Mozel Tov Mis Amigos Out This Week / One Night Only Lincoln Center Show With Arturo O’Farrill & Larry Harlow August 23rd

MAZELTOV MIS AMIGOS is set for release August 11th (distributed by Nail and Ioda) it features 11 tracks, accompanied by Josh Kun’s extensive
liner notes and a gallery of images from archives across the country which have to be seen to be believed.

The entire album will be replayed in in its entirety for ONE NIGHT ONLY at the Lincoln Center this summer, with an eclectic line-up including
Arturo O’Farrill and His Afro-Cuban Sextet, Larry Harlow, The Antibalas Horns and others.

Spinner: “There’s no cursing, per se, on ‘Mazel Tov, Mis Amigos,’ an album of Yiddish tunes given full-on Latin dance treatment. But there’s some great cross-cultural electricity.”

Latina.com: “Ever tried dancing the cha cha to “Hava Nagila”? Well, now you can. Mazel Tov, Mis Amigos is a collection of traditional Hebrew melodies disguised as charangas, mambos, rumbas and other hip-shaking rhythms.”

The Idelsohn Society for Musical Preservation (www.idelsohnsociety.com), the acclaimed non-profit organization committed to exhuming lost music from America’s attics, is proud to announce it has acquired an extensive back catalog from Orrin Keepnews’ legendary Riverside Label, which featured some of the greatest names in Jazz from the 50s and 60s. Their first re-issue, MAZELTOV MIS AMIGOS (to be released August 11th) interprets classics from the Yiddish theater through the leading Latin dance styles of the 50s and 60s.

MAZELTOV MIS AMIGOS, digitally remastered for the first time by Fantasy Studio engineer Joe Tarintino, opens a time capsule to one of New York musical history’s great lost stories, the story of the Jewish Latin craze. When the entire country caught Mambo-mania in 1948, Jews religiously became the genre’s earliest adopters. Humorist Harry Golden once said that the history of Jews in America is the history of “sha sha”(Yiddish for hush hush) becoming “cha cha.” And he was onto something. This album comes on the heels of comic Irving Kaufman unleashing “Moe the Schmo Takes a Rhumba Lesson,” Irving Fields attacking with his “Havana Nagila,” bawdy balladeer Ruth Wallis declaring “It’s A Scream How Levine Does The Rhumba,” and Tito Rodriguez and Tito Puente capturing the Jewish musical imagination at the Palladium, Grossingers and the Concord.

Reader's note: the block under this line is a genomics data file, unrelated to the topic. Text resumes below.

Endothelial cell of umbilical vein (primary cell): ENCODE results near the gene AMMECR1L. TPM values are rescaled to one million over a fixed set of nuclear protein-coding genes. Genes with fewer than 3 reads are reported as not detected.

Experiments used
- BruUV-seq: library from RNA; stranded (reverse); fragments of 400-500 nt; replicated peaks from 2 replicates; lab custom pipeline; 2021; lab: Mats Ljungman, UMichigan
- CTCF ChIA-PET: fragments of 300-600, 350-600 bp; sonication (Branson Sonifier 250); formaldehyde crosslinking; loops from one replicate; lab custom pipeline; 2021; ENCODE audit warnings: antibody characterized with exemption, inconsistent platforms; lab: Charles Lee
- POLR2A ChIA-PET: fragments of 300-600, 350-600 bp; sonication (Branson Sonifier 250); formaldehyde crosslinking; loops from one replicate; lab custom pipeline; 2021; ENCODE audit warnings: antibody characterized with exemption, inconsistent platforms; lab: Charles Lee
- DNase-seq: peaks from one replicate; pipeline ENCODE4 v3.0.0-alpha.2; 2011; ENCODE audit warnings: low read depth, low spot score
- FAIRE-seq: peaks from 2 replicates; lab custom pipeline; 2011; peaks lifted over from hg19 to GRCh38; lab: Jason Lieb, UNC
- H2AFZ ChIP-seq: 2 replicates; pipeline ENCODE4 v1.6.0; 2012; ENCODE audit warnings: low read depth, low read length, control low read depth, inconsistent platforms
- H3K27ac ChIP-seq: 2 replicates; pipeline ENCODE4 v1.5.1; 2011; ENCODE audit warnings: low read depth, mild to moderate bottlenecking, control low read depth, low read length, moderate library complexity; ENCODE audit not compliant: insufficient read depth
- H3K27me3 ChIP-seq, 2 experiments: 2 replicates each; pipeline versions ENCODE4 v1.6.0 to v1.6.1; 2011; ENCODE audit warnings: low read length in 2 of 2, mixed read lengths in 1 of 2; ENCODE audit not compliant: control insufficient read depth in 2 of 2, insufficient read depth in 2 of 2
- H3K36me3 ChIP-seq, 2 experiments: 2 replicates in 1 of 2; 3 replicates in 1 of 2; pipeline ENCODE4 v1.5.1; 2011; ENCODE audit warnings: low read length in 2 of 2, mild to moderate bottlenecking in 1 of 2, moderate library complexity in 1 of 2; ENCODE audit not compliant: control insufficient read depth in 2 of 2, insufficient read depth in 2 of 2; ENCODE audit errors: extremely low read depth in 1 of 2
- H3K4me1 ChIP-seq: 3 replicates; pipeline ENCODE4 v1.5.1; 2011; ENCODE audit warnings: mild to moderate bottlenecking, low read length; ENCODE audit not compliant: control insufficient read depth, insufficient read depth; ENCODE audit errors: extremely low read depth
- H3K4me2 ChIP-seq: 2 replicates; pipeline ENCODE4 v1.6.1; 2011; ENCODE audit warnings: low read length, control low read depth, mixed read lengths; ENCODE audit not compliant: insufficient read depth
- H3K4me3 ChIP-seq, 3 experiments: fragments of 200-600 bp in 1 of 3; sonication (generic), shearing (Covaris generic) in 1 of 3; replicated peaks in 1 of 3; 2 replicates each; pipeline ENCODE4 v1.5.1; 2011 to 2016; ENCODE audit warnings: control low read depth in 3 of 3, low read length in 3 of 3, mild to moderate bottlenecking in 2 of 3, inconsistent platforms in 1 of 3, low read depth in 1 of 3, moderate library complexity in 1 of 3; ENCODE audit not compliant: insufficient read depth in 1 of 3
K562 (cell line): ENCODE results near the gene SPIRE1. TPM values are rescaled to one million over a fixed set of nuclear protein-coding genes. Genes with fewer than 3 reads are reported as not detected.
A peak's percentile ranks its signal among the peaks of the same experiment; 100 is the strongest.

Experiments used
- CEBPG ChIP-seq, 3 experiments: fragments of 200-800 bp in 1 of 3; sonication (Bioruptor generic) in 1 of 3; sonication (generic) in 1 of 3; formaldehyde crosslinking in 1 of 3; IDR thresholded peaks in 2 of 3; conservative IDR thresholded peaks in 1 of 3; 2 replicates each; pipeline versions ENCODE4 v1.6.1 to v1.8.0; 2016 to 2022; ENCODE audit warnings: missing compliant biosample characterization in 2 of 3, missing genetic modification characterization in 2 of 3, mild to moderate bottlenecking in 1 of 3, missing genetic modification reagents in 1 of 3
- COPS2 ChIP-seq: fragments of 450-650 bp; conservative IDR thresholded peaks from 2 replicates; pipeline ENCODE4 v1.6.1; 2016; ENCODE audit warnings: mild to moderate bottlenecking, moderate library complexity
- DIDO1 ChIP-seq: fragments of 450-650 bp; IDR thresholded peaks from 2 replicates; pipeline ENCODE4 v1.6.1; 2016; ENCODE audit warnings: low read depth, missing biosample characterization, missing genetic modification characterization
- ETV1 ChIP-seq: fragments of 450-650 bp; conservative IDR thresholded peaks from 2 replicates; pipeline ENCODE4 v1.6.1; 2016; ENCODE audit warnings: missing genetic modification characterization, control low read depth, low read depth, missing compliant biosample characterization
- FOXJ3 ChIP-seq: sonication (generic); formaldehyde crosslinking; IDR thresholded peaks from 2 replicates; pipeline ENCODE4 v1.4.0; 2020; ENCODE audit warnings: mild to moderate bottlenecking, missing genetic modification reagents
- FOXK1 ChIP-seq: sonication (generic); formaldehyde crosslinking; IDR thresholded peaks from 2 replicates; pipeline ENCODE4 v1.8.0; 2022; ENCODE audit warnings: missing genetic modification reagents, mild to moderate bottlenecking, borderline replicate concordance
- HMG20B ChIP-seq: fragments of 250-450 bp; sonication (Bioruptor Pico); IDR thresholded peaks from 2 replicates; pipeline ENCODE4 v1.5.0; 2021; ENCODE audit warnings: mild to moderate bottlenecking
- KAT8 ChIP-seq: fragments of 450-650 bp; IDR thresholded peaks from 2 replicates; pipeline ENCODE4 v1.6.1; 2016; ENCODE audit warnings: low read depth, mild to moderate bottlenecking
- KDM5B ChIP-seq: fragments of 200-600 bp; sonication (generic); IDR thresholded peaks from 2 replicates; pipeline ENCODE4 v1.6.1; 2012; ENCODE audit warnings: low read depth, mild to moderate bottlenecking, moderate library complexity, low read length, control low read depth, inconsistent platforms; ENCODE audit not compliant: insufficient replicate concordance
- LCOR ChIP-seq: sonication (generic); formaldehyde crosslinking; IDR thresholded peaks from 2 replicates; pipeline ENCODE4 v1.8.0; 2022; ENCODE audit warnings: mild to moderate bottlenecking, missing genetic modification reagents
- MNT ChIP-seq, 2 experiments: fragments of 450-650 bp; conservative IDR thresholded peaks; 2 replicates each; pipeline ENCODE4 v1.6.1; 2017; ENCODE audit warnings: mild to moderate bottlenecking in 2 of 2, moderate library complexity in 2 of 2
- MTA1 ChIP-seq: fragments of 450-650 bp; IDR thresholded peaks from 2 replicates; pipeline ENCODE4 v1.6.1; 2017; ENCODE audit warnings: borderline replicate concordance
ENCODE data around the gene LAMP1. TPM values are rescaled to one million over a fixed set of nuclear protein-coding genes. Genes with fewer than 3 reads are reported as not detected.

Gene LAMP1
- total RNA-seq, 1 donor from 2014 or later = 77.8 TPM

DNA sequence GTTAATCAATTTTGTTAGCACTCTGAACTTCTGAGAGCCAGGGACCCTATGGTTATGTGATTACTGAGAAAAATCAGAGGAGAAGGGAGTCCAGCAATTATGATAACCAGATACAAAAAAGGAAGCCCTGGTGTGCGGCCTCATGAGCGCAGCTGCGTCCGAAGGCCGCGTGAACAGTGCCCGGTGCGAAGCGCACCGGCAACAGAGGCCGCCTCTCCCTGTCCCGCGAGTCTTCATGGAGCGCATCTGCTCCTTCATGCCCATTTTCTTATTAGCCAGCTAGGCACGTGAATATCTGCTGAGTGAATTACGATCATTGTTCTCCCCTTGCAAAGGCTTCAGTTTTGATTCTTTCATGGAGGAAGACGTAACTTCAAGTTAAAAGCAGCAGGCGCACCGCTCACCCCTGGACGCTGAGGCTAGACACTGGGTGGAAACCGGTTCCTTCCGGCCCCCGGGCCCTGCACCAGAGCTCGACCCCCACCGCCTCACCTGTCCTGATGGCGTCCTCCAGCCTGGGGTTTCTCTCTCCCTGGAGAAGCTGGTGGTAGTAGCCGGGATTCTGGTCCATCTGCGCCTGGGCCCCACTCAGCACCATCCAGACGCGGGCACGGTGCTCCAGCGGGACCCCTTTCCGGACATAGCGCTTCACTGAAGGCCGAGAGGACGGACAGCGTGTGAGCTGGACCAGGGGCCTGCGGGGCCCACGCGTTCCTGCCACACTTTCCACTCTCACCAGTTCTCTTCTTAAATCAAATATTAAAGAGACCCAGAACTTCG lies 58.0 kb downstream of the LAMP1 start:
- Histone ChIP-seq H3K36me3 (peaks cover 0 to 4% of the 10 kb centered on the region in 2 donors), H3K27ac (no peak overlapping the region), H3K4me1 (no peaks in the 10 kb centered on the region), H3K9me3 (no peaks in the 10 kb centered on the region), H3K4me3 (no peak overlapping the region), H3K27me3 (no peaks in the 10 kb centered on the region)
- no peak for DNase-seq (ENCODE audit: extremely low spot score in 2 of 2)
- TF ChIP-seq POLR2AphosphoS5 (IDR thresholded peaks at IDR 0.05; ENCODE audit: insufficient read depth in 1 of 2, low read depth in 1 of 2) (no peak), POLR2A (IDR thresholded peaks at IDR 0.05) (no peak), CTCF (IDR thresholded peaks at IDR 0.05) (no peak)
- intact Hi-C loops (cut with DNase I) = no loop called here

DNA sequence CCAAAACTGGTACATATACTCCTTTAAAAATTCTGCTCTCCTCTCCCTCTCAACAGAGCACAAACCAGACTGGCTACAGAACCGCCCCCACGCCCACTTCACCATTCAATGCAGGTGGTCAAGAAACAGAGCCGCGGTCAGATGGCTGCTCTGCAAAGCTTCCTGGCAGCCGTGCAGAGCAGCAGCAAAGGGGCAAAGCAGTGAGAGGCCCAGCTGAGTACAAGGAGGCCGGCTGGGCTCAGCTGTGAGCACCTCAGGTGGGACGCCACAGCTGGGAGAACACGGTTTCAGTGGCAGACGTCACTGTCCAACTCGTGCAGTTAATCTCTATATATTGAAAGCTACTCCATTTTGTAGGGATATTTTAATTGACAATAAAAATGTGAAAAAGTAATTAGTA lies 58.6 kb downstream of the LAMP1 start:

MAZELTOV MIS AMIGOS is the latest production from The Idelsohn Society, a team of 21st century music fiends turned musical archeologists, dedicated to digging up forgotten American Jewish pop. According to co-founder, Courtney Holt, “the track “O Momme” sounds like a a comparsa conga band setting out on a parade that turns into a Jewish wedding march.”

Among the other startling revelations on MAZELTOV MIS AMIGOS is “Papirossen,” Herman Yablokoff’s classic Yiddish Theater ode to an orphaned cigarette peddler, done here in pure dance floor frolic as a blazing, quick-step mambo. Says Idelsohn co-founder Josh Kun, “It’s a dramatic example of how Jewish and Latin musical traditions spoke to each other in the mix-up of American culture. This is the sound of the secret musical history that shows that the boundaries between communities we think are so rigid are actually porous.”

It’s all part of The Idelsohn Society mission. Founded by a quartet of academics and music industry veterans, the label’s goal is to incite a new conversation about the present by listening anew to the past. They do it by unearthing lost classics from the archive, sounds that are languishing in thrift-store crates across the nation, as well as by building an archive of the stories and musicians that accompany them, and producing a series of sold-out concerts across the nation featuring the original performers, many now in their eighties and nineties.
The relationship with Riverside will allow this mission to grow exponentially. According to co-founder David Katznelson, who brokered the deal with Riverside, “The ability to rescue a certain strain of releases from the label that brought us Thelonious Monk, Miles Davis, John Coltrane is immense for us and highlights our overall mission. I am so thankful that we have found these recordings and the folks at Riverside/Concord (Concord owns the catalog) have been so generous to let us bring them to the public’s eye.”

MAZELTOV MIS AMIGOS is set for release August 11th (distributed by Nail and Ioda) it features 11 tracks, accompanied by Josh Kun’s extensive liner notes and a gallery of images from archives across the country which have to be seen to be believed.
The entire album will be replayed in in its entirety for ONE NIGHT ONLY at the Lincoln Center this summer, with an eclectic line-up including Arturo O’Farrill and His Afro-Cuban Sextet, Larry Harlow, The Antibalas Horns and others.

Liner Notes By Josh Kun

This 1961 Riverside Records album by Juan Calle and His Latin Lantzmen, Mazel Tov Mis Amigos, is one of the greatest ruses of 20th Century American pop music, a forgotten masterpiece of cross-cultural disguise and masquerade.